# Prove that $\sum_{i=1}^n \frac{x_i^{p+1}}{y_i^p} \ge \frac{\left(\sum_{i=1}^n x_i\right)^{p+1}}{\left(\sum_{i=1}^n y_i\right)^p}$

Prove that for positive real numbers $$p,x_1,\cdots, x_n, y_1,\cdots, y_n,$$ we have $$\sum_{i=1}^n \frac{x_i^{p+1}}{y_i^p} \ge \frac{\left(\sum_{i=1}^n x_i\right)^{p+1}}{\left(\sum_{i=1}^n y_i\right)^p}$$

By the power-mean inequality, we have that for positive real numbers $$x_1,\cdots, x_n$$ and numbers $$k\ge m$$, $$\left( \frac{\sum_{i=1}^n x_i^{k}}{n}\right)^{1/k} \ge \left(\frac{ \sum_{i=1}^nx_i^{m}}{n}\right)^{1/m}.$$ Holder's inequality says that for real numbers $$x_1,\cdots, x_n, y_1,\cdots, y_n,$$ we have $$\sum_{k=1}^n |x_k y_k| \leq (\sum_{k=1}^n |x_k|^p)^{1/p} (\sum_{k=1}^n |y_k|^q)^{1/q}$$, where $$p,q \in (1,\infty), 1/p + 1/q = 1.$$ There's also the Cauchy-Schwarz inequality, which solves the problem in the special case where $$p=1$$. I'm not sure if Jensen's inequality might be useful for the general case.

We can prove this inequality for the case $$p \ge 1$$ using the classical Jensen inequality. First observe that by dividing both sides by the right side and rearrange the factors, we can further assume that $$\displaystyle \sum_{i=1}^n x_i = 1 = \displaystyle \sum_{i=1}^n y_i$$. And also let $$u_i = \dfrac{x_i}{y_i}$$. Then the inequality becomes: $$\displaystyle \sum_{i=1}^n y_iu_i\cdot u_i^p\ge 1$$, or $$\displaystyle \sum_{i=1}^n y_iu_i^{p+1}\ge 1$$. Then since $$p+1 \ge 2$$, and the function $$f(u) = u^{p+1}$$ is convex on $$(0,\infty)$$, then by Jensen inequality: $$\displaystyle \sum_{i=1}^n y_iu_i^{p+1}\ge \left(\displaystyle \sum_{i=1}^n y_iu_i\right)^{p+1}= \left(\displaystyle \sum_{i=1}^n x_i\right)^{p+1}=1^{p+1} = 1.$$. We arrived at the desired inequality.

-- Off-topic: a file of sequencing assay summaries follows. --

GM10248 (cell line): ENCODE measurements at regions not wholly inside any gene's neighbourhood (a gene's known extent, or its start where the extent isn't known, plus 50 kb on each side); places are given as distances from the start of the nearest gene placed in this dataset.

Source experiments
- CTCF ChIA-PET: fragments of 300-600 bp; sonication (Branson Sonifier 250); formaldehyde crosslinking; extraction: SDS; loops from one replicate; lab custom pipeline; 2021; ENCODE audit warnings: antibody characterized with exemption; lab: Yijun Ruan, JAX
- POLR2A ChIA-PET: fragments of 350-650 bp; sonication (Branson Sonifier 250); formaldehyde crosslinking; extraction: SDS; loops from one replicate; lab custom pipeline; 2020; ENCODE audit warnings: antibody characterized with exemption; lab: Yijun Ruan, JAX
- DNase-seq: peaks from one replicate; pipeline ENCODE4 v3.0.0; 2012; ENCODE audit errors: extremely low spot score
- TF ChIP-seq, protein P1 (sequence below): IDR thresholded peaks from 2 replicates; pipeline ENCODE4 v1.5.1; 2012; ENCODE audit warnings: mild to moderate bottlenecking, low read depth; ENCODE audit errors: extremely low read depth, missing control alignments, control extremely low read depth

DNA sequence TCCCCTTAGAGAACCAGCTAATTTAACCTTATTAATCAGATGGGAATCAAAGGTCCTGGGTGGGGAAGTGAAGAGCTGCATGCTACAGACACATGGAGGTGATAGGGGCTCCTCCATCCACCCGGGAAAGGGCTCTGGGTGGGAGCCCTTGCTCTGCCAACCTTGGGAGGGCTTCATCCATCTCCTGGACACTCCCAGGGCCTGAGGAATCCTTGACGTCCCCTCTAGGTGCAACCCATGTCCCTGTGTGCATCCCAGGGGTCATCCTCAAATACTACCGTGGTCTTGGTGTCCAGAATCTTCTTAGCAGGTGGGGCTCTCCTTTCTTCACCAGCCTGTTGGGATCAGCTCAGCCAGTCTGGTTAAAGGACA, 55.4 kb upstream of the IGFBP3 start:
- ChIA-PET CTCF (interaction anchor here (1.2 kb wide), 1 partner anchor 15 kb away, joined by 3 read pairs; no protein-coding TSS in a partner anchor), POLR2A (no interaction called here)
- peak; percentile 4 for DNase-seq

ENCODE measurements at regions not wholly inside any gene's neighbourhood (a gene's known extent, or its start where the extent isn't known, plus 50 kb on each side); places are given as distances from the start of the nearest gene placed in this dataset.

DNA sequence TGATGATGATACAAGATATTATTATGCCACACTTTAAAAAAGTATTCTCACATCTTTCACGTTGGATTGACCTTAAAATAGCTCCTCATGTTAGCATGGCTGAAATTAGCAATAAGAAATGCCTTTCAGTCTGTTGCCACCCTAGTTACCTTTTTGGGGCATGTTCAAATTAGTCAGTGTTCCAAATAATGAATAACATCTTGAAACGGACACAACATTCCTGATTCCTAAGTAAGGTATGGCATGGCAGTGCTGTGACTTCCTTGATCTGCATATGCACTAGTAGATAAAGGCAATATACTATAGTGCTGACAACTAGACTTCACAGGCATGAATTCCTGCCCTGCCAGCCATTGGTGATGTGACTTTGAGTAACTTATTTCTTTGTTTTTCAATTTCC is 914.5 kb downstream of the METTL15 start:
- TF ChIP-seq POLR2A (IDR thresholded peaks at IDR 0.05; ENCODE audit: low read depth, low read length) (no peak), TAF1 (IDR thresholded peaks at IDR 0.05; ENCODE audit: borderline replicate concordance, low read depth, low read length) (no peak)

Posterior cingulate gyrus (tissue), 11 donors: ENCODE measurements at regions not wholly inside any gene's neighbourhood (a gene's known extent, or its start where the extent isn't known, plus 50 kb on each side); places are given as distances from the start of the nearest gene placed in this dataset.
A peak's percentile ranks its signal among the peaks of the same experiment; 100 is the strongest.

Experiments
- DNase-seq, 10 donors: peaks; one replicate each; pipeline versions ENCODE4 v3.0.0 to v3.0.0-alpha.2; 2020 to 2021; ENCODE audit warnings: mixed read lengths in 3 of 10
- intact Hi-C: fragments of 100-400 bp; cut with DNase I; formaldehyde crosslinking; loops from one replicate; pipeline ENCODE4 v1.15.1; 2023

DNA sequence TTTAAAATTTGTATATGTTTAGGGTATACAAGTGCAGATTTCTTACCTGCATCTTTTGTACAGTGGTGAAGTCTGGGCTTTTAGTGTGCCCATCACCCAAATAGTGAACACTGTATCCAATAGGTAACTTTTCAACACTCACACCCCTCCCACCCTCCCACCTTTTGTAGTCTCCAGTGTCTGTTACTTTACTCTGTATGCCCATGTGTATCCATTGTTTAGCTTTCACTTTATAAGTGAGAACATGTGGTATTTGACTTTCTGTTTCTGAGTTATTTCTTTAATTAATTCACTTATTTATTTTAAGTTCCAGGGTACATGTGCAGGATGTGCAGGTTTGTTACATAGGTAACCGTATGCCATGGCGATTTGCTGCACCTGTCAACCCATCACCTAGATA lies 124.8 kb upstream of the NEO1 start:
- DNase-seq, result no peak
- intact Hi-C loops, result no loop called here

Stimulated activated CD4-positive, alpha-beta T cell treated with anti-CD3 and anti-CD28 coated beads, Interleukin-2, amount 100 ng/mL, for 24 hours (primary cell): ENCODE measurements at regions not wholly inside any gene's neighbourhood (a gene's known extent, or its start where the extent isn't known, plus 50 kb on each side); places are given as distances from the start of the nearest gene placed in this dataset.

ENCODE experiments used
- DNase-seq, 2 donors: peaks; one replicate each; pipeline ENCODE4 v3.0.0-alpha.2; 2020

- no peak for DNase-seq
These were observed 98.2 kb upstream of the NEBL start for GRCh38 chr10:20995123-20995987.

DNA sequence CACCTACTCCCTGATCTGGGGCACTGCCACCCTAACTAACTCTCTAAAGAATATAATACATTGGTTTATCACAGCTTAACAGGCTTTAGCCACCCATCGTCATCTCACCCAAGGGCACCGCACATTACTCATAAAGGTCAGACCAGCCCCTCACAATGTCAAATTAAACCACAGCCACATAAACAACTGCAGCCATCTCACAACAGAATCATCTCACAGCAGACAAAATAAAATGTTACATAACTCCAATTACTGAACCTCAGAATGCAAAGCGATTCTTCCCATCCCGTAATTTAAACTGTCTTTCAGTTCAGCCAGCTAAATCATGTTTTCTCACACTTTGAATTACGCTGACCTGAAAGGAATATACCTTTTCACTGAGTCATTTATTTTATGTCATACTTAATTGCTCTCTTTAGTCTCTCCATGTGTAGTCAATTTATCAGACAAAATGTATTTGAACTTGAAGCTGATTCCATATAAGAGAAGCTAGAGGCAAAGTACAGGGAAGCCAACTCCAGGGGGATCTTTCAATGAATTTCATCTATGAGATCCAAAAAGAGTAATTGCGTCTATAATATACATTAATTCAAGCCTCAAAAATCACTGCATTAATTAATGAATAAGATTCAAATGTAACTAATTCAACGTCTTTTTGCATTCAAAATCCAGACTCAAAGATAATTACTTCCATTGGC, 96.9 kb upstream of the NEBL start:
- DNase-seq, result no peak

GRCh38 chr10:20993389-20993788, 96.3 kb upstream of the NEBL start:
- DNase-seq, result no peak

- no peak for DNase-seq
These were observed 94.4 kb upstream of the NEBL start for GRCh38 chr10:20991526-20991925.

By Holder's inequality: $$\left(\sum \frac{x^{p+1}}{y^p}\right)^{\frac{1}{p+1}} \left(\sum y\right)^{\frac{p}{p+1}} \ge \sum x \tag*{\blacksquare}$$